Gospel – Mark 10:46-52

As Jesus was leaving Jericho with his disciples and a sizable crowd,
Bartimaeus, a blind man, the son of Timaeus,
sat by the roadside begging.
On hearing that it was Jesus of Nazareth,
he began to cry out and say,
“Jesus, son of David, have pity on me.”
And many rebuked him, telling him to be silent.
But he kept calling out all the more,
“Son of David, have pity on me.”
Jesus stopped and said, “Call him.”
So they called the blind man, saying to him,
“Take courage; get up, Jesus is calling you.”
He threw aside his cloak, sprang up, and came to Jesus.
Jesus said to him in reply, “What do you want me to do for you?”
The blind man replied to him, “Master, I want to see.”
Jesus told him, “Go your way; your faith has saved you.”
Immediately he received his sight
and followed him on the way.

Reflection on the Gospel

Let us remember that we are in the holy presence of God.

In this week’s gospel, Bartimaeus calls us into a deeper dialogue with ourselves as Christians and as Lasallians with his persistence in being seen by Jesus. We must ask ourselves, “What am I willing to risk to get closer to Jesus?” Jesus is surrounded by a big crowd that could have intimidated someone on the outside. Bartimaeus who is blind, begging, and probably alone, decides to appeal to Jesus’ humanity by calling to him and saying, “I know your Dad, David!” The crowd around Jesus tries to keep Bartimaeus quiet, but he continues to call out in the direction of Jesus. Jesus calls him, and the two meet, healing occurs, and Bartimaeus continues to follow Jesus. He doesn’t become a follower, he already believed, he just asked to be healed and given his sight.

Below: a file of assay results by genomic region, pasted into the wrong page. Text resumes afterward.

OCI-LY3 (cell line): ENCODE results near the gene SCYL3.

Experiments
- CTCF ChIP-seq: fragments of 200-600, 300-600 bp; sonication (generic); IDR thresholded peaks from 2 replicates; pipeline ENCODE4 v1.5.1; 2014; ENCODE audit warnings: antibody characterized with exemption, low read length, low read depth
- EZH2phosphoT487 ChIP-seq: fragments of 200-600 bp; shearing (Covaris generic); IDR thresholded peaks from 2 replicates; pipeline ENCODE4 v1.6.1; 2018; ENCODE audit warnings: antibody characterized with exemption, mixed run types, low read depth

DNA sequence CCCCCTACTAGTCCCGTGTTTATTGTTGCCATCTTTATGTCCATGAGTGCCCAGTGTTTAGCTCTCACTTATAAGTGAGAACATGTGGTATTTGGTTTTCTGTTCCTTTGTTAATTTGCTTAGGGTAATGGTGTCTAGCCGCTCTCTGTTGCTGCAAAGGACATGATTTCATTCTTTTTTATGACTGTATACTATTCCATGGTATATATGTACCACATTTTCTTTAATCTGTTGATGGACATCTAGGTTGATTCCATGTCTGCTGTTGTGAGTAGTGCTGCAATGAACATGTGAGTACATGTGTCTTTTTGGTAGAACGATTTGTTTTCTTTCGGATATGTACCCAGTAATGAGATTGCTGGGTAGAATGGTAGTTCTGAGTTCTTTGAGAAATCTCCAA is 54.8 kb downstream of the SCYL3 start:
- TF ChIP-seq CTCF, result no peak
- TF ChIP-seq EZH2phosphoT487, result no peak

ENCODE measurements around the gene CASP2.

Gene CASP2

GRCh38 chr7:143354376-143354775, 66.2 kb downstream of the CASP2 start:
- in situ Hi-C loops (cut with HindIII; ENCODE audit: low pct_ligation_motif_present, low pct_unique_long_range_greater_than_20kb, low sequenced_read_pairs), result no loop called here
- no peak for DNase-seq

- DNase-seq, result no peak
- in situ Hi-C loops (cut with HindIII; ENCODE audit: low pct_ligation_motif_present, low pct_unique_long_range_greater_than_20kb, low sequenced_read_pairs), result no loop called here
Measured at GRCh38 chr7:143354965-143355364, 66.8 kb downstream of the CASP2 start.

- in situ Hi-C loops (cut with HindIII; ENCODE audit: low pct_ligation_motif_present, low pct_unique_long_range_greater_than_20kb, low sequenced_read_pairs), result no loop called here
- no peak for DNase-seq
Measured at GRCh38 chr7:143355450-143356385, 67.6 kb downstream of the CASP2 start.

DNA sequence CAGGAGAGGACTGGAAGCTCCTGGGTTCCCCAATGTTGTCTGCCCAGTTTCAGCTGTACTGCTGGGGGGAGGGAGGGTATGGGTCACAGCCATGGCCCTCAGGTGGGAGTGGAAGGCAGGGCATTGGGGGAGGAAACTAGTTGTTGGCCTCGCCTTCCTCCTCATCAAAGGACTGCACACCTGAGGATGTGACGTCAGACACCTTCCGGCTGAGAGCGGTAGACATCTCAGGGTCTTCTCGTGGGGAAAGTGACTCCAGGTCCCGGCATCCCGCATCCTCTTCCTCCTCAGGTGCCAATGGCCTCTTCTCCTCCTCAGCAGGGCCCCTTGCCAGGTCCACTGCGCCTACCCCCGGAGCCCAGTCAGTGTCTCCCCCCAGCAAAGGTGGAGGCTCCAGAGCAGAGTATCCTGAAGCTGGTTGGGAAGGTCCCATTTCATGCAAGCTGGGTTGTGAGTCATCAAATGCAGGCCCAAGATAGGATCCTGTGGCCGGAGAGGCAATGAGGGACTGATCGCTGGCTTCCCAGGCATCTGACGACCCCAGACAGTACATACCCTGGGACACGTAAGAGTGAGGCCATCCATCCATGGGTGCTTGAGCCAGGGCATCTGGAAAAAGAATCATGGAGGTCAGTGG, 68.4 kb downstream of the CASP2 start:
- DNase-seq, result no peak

During the founding of the Institute, John Baptist de La Salle was a gifted priest, brother, son, grandson, and citizen. Fervent in his prayer life, study of theology, and care for his family, there is little doubt that he was close to the Lord. John Baptist de La Salle was a native son of Reims, spent time studying in Paris, and yet, did not fully see the very poor people that lived around him.

Through a metanoia experience with poor people, John Baptist De La Salle began to advocate for the uneducated and unsaved. He became entrenched in procuring the glory of God for people who could not procure it for themselves. He believed in the salvation of souls and became a fierce advocate for the least of God’s people: poor children. He was indignant, just as Jesus was when he cleansed the temple. He revolutionized the way we think about education. He spent his last years with the most vulnerable in the Institute at the time: juvenile delinquents, giving them dignity and care that others might not have. In a time where it was easier to look away from the abject poverty surrounding him, the Founder’s legacy was to look right in to the eyes of all children, rich and poor, and invite them into the school. Truly, the Founder made a decision to take so many risks to walk with Jesus: his own ministry, his family, his reputation. This is our mandate: we will only grow in our personal closeness to Jesus when we are willing to risk our personal comfort for those who are at the margins. It is then when our eyes are opened and we can continue on “our way.”

Ms. Margaret Naughton
Associate Director – Lasallian Volunteers
Saint John Baptist de La Salle – Pray for us.
Live, Jesus, in our hearts – Forever.